There are many epiphanies that I have heard that relate to our parents and to our fathers in particular. Since today is my father’s birthday and with Fathers Day is approaching, I thought I’d highlight some of those stories this week. One of the most moving to me is Barry Manilow’s story from Epiphany about childhood, a loving and supportive family, a calling, and a very special father. In honor of all our fathers – no matter what form they may take – instead of excerpting the story, I’ve printed it below in its entirety. Here’s to all the Willie Murphys out there! Cheers!
Your actions and words are always, always having an impact on another person—especially children.
So, I looked up what the word epiphany meant. The dictionary defines the word like this: “a sudden intuitive leap of understanding, especially through an ordinary but striking occurrence.”
I’ve had a few moments like that in my life. But my first thunderbolt happened when I was thirteen years old. You would think it might have been my bar mitzvah, but it wasn’t.
It was Willie Murphy.
Willie was my mother’s second husband, my stepfather. They married when I was thirteen, and we all moved into this tiny apartment in the Williamsburg section of Brooklyn, New York, where I was raised.
I had lived in Williamsburg all my life. Up to that point, I was being brought up by my mother, Edna, and my grandparents, Joe and Esther. My biological father left when I was an infant, and the three adults were raising me along with a neighborhood filled with relatives and yentas.
The three of them knew I was musical but didn’t really know what to do with me. The music business was a very faraway land, and besides, there was no money in my family for music lessons.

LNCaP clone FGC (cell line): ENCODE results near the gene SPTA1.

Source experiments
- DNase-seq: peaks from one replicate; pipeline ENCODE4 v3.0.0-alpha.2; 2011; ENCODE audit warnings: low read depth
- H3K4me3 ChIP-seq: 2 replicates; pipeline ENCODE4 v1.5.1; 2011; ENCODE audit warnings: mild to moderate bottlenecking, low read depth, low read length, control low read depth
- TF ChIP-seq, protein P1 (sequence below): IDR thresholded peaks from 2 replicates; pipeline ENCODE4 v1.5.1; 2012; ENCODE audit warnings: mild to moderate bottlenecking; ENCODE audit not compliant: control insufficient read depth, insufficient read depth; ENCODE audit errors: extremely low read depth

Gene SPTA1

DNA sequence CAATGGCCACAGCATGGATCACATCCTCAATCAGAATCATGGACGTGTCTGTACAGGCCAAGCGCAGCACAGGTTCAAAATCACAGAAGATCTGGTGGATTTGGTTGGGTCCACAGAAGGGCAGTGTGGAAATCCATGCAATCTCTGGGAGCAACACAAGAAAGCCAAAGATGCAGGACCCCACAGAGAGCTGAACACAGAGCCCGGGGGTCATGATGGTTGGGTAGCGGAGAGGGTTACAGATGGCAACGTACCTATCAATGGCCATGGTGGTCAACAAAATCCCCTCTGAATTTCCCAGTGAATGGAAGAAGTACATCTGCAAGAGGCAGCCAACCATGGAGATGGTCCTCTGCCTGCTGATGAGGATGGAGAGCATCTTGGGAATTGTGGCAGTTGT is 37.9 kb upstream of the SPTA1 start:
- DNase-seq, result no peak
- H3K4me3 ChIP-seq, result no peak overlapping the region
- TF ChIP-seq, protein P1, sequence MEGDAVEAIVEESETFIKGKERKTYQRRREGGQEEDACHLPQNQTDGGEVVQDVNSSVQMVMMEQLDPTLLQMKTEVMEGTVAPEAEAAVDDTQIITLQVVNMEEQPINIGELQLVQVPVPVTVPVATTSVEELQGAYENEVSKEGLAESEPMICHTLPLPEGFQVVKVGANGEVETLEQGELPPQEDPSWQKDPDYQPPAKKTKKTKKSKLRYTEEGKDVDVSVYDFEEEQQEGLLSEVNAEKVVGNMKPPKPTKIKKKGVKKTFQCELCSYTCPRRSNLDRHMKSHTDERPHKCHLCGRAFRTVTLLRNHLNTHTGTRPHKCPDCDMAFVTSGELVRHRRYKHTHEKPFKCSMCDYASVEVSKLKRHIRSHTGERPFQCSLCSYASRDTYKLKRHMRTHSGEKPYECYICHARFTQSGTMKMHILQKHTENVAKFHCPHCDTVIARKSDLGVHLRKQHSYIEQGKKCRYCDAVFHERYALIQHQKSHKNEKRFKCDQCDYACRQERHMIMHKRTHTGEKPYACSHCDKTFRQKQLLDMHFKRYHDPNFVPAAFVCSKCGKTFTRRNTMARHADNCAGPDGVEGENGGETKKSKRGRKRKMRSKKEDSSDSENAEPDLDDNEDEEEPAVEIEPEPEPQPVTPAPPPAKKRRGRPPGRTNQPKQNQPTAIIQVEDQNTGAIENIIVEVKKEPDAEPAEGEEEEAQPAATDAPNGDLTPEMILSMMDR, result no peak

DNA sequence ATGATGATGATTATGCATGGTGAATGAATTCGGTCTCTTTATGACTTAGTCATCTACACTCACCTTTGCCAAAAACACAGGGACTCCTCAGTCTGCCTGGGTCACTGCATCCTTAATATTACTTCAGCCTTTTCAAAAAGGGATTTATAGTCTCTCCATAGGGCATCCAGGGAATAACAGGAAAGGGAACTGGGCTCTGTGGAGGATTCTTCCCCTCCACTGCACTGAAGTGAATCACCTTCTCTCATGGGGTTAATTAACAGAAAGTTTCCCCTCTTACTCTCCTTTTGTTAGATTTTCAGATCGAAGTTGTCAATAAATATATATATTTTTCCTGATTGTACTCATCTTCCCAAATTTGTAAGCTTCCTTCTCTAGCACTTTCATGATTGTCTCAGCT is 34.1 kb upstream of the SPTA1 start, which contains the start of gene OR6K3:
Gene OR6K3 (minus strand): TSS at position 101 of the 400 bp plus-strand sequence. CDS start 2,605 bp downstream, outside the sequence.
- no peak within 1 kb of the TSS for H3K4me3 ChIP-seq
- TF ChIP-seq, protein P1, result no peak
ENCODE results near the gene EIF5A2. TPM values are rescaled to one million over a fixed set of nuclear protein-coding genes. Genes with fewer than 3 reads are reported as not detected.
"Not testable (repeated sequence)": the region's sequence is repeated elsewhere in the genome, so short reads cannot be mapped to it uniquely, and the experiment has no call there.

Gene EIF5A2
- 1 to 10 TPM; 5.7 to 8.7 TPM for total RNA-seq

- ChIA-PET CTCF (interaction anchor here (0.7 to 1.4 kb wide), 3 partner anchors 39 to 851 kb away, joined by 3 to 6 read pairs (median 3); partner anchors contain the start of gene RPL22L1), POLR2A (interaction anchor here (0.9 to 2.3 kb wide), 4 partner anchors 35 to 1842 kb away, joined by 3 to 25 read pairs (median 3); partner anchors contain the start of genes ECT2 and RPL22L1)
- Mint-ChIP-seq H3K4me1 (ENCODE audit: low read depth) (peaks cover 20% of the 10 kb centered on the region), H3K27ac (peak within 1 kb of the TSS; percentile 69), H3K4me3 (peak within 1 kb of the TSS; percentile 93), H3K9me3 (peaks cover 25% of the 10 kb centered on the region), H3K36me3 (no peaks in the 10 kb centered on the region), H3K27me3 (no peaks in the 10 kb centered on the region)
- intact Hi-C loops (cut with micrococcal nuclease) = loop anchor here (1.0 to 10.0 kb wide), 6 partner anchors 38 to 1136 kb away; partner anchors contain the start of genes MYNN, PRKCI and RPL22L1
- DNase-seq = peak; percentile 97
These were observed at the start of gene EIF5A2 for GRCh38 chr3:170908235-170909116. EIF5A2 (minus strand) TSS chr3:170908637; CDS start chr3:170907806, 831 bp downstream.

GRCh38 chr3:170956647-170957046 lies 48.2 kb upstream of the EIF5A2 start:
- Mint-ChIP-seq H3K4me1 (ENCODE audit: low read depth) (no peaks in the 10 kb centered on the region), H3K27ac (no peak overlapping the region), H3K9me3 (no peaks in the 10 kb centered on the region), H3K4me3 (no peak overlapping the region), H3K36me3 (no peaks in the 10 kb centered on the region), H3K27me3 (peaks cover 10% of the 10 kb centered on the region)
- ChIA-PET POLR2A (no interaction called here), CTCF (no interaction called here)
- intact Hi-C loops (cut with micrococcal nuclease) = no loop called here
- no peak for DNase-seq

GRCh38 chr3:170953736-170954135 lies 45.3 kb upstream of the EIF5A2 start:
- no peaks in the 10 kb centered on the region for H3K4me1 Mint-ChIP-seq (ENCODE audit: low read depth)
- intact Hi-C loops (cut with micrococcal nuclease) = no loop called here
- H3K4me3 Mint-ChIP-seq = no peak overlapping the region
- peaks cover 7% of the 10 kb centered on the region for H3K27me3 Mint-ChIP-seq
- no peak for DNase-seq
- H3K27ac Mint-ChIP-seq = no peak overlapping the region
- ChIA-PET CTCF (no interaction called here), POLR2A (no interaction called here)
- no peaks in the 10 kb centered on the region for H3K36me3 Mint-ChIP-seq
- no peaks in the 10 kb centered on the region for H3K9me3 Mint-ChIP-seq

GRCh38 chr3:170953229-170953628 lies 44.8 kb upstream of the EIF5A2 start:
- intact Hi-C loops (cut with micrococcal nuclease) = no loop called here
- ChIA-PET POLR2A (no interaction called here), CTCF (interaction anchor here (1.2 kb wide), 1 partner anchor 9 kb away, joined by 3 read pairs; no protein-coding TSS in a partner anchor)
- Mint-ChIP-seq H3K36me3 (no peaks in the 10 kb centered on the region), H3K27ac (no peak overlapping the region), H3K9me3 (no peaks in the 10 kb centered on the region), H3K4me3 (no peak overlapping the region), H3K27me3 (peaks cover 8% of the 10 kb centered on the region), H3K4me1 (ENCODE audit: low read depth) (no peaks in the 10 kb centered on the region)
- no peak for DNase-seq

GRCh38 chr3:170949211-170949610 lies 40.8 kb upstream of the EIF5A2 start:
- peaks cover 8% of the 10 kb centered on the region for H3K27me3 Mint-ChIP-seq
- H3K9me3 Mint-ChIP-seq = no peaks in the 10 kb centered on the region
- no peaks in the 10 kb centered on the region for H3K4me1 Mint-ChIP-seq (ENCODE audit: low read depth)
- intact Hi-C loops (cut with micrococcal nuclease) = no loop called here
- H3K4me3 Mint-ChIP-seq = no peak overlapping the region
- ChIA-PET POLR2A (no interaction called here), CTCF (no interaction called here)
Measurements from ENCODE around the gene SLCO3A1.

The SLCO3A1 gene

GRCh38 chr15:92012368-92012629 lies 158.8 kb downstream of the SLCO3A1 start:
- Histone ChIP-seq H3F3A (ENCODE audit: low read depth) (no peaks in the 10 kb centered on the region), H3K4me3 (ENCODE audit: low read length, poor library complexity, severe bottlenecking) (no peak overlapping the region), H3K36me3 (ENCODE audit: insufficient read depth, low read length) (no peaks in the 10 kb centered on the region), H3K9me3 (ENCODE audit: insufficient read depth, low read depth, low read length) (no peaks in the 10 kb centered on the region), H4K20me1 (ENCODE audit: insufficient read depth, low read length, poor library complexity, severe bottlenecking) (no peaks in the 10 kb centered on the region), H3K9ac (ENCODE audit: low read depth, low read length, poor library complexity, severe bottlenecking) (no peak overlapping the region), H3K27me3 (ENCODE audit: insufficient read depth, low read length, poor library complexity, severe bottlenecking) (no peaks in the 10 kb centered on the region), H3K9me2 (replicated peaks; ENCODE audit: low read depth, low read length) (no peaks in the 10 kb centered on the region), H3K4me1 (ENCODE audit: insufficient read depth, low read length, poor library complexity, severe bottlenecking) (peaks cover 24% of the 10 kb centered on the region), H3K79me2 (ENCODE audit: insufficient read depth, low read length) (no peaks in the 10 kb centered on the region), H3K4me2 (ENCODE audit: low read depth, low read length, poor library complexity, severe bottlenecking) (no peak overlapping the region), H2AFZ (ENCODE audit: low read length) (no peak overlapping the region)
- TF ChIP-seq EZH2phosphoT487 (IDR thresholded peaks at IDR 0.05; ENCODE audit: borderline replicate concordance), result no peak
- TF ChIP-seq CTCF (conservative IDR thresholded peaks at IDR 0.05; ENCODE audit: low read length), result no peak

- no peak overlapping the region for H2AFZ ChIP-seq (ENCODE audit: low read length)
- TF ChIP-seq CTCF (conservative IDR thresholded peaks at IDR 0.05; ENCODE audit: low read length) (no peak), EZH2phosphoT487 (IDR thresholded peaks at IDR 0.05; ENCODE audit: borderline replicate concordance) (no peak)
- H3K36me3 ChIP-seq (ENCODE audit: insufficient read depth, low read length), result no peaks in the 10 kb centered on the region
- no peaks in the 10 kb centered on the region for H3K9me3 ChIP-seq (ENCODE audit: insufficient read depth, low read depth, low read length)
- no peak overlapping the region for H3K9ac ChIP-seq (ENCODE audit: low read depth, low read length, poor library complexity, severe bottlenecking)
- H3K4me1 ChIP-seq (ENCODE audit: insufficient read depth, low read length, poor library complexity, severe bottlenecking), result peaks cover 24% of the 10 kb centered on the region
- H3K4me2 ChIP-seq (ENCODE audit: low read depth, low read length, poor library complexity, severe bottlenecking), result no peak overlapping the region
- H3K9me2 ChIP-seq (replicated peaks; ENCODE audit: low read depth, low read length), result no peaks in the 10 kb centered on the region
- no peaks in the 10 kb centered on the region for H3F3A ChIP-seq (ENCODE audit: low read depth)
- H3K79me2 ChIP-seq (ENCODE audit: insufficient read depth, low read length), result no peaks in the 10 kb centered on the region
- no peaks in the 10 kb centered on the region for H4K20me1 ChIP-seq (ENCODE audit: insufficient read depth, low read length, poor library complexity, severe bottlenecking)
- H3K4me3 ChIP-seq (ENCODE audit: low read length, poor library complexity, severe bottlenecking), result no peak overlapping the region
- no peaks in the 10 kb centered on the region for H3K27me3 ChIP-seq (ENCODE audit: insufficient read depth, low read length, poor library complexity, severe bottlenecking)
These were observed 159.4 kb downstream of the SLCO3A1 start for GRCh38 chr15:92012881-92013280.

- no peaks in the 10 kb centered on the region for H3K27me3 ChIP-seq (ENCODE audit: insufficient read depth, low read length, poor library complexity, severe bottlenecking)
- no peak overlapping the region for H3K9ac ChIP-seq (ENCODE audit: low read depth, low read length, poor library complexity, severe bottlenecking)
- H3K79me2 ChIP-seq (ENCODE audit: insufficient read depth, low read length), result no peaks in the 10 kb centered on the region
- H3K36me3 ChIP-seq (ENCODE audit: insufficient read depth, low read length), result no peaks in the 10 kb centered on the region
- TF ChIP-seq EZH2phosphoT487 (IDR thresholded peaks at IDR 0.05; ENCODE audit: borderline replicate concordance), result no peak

As I grew up, it became obvious that I had a lot of music in me. So the three adults saved up their money and rented me an instrument that all the Jewish and Italian kids were learning: the accordion. There wasn’t much you could do on the accordion, but damn, I was good at it. I picked up reading music very fast, and I actually played the thing so it didn’t sound like an old Italian baker outside his store. The only music I was exposed to in my young life was Jewish folk songs and awful pop songs on the radio. That was it.
So when Edna married Willie Murphy, he inherited a very musical kid who didn’t know anything about music.
Willie was an uneducated truck driver, but one of the smartest men I’ve ever met. I’d find him reading James Joyce’s Ulysses and watching public TV instead of Leave It to Beaver. But most of all, it was the music he brought with him that changed my life. He brought with him a record player that sounded fantastic to my ears, since I’d only been exposed to small AM radios. It was what he played on that record player that introduced me to a whole new world.
His record collection was stacked next to this little hi-fi player, and it may as well have been a stack of gold for me. Each album was more glorious than the next—Broadway scores like Carousel, The King and I, The Most Happy Fella; great pop singers like Judy Garland at Carnegie Hall, Sinatra and his gorgeous Only the Lonely album; musical arrangers like Nelson Riddle, David Rose, Don Costa; big bands like Stan Kenton, Count Basie, and Ted Heath; jazz musicians like Bill Evans, Chet Baker, and Lambert, Hendricks, and Ross; and classical symphonies that, I swear, I thought would blow my head off.
I had never heard music like this. I didn’t even know it existed! I tried playing the overtures of the Broadway scores on my accordion, and I did pretty well! But Willie knew that would never do, so he saved his money and bought me a spinet piano. Between Edna and Willie, they pooled their money and sent me off to piano lessons once a week.
Willie Murphy and his stack of gold was my epiphany. I wish that every kid had a Willie in his life. Willie and his music sent me on my way to the life I have now. I’ll always be grateful to him. Without him, I’d be playing my accordion outside a bakery in Williamsburg. I just know it.